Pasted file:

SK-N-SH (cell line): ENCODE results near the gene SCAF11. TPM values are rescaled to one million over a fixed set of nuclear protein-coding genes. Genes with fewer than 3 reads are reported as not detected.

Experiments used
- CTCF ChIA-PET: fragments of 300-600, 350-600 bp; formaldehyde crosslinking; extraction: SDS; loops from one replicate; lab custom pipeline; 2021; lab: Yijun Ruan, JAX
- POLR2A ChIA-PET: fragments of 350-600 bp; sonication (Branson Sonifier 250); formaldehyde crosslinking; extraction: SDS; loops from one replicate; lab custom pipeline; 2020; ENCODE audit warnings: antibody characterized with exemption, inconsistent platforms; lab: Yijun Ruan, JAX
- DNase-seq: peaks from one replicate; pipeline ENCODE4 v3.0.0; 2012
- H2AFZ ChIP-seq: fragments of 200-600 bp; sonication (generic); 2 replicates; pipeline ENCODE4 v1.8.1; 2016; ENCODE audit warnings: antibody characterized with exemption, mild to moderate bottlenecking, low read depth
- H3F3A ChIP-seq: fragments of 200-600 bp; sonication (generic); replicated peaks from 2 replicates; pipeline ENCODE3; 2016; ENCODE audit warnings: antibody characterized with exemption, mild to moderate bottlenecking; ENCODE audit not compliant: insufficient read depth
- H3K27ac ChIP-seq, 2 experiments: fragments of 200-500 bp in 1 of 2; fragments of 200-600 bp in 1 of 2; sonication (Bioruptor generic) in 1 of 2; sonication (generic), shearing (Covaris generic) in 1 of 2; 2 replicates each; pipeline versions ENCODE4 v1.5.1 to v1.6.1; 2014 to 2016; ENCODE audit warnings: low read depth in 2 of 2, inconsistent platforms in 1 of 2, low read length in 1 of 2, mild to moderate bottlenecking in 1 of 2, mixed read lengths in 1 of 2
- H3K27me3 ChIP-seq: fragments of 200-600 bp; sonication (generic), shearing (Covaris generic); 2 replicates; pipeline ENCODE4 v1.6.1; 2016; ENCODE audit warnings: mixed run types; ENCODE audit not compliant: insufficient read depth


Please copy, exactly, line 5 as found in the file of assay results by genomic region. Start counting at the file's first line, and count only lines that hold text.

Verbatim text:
- DNase-seq: peaks from one replicate; pipeline ENCODE4 v3.0.0; 2012